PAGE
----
I was treated the other night. A local restaurant was hosting a wine tasting event to showcase the best of their selection. I say “treated” not because it was a great selection of wine, but just because I enjoy sampling different wines so much and having the opportunity to compare them.
There was only one of six I actually liked. Among the others was a ghastly interpretation of Marlborough Sauvignon Blanc. It reminded me a lot of the Cimarosa that I reviewed a short while back, but far more intense. Too intense. Offensively so in fact. It reminded me of my resentment towards SB for having knocked Chardonnay off it’s well earned perch as British wine drinkers’ favourite grape.
Arriving back at home, it seemed like the opportune moment to pour a glass of Morrison’s Touraine SB, hopefully to help get me over that resentment again. Let’s pause to get the lowdown on what this stuff is all about first.
Touraine is a small region in the East of the Loire valley, often seen as offering SB wines that are the poor man’s Sancerre or Pouilly-Fumé, the two villages at the far East of the Loire valley which have long enjoyed worldwide renown. Then again, I’ve also read that winemakers in those villages often rely on the name too much now, and that Touraine wines are the better bet, certainly in terms of value for money.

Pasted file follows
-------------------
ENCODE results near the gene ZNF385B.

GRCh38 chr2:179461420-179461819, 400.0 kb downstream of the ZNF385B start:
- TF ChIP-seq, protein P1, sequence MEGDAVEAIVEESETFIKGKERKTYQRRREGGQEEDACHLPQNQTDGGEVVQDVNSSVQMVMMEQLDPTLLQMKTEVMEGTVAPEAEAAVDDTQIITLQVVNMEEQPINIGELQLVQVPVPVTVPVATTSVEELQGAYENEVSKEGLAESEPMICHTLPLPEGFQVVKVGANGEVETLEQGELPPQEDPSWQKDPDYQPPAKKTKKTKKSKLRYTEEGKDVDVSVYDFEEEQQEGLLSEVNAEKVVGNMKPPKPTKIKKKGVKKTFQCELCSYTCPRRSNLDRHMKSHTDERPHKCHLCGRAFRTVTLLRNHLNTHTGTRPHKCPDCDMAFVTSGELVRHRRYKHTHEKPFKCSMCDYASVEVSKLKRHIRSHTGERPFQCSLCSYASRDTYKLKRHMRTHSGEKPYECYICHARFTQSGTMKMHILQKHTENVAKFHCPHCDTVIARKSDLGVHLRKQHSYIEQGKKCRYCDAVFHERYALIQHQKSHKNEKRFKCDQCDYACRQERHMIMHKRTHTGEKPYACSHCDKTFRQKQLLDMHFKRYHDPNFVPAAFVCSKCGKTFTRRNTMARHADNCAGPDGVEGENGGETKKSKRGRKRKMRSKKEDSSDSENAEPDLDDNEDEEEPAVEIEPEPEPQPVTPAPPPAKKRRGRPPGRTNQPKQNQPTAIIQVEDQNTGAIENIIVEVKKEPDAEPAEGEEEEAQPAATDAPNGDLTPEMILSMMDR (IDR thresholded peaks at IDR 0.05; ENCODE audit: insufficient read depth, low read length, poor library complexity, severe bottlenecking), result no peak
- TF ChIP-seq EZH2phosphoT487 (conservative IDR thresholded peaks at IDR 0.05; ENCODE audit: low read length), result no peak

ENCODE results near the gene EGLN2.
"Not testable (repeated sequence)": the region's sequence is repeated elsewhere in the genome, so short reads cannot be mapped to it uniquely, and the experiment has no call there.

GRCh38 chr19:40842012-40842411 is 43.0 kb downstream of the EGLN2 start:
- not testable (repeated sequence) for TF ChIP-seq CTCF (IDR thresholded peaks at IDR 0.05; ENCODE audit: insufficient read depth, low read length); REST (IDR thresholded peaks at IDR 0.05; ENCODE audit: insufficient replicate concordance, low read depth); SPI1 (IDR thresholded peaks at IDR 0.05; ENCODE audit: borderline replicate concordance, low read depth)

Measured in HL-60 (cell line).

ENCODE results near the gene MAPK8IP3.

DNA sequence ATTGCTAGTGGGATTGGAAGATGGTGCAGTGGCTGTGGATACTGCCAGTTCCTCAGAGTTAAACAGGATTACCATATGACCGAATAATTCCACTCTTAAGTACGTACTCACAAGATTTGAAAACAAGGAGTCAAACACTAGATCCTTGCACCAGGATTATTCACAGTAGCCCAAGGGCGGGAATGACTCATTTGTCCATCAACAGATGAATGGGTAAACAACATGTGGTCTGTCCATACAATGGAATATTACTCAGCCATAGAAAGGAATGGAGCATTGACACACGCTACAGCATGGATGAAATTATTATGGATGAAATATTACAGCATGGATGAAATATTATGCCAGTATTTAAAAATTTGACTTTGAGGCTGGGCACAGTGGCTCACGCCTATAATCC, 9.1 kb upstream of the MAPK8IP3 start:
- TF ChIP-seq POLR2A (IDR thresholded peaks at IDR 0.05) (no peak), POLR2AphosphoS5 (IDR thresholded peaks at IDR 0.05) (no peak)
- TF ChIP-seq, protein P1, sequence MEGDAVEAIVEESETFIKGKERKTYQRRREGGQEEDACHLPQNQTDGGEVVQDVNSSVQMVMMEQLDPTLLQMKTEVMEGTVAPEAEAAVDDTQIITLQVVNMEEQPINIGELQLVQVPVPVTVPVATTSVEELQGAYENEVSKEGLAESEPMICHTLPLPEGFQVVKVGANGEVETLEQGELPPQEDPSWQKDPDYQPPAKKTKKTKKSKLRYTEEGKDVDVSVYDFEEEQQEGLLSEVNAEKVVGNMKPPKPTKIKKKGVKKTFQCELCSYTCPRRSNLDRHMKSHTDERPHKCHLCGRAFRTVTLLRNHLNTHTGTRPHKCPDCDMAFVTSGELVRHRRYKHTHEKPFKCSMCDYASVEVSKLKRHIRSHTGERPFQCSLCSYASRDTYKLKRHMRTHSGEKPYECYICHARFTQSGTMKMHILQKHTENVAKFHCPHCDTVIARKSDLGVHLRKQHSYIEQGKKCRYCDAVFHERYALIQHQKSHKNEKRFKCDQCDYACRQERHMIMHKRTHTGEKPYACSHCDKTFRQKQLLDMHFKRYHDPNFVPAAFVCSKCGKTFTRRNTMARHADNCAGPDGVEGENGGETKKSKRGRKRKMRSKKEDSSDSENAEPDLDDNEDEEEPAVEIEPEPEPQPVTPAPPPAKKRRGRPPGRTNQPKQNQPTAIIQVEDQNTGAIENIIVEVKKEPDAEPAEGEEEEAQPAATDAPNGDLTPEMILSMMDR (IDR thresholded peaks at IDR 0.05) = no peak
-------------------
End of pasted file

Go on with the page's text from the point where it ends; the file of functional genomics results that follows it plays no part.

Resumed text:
The classic Loire valley SB style could be described as sightly grassy and herbaceous with gooseberry and a little citrus. The better ones are also said to have a flinty or mineral undertone to them. Then there’s the more modern style, akin to New Zealand’s SBs, with pronounced lime and tropical fruit flavours. Our example’s label suggests it’s been made in the classic style, but I don’t entirely agree.
I don’t get any of that grassy or leafy stuff. What I do get is a pleasant, not overpowering, hit of lime. I also get gooseberry, as the label told me to expect, but it’s not a punnet of fresh, tart gooseberries. No, these are very ripe ones, perhaps even cooked. Think gooseberry tart, if it pleases you.
So in terms of flavours, this is not quite classical SB, not quite New World SB either. That could be an issue for the purists, but not for me.
When I reviewed the Cimarosa SB, I mentioned that I’d have liked a bit more acid. And this Touraine has delivered that, plenty of it in fact. Not to the point where it becomes unpleasant, but certainly enough to make it feel fresh and vibrant. Unusually for Loire valley SB, there’s a bit of body to this wine too, which combines nicely with that acid to give it a really satisfying mouth feel. I’ve no doubt that as well as being great to drink on it’s own, it would go beautifully with the classic SB food pairing – goats cheese.
At the time of writing, Morrison’s online wine cellar has sold out, which means I can’t confirm the price for you. I’m pretty confident that we’re sub-£7 though, unless of course, they decide to put the price up. But if you get £3 change from a tenner when you buy a bottle of this stuff, that’s definitely good value.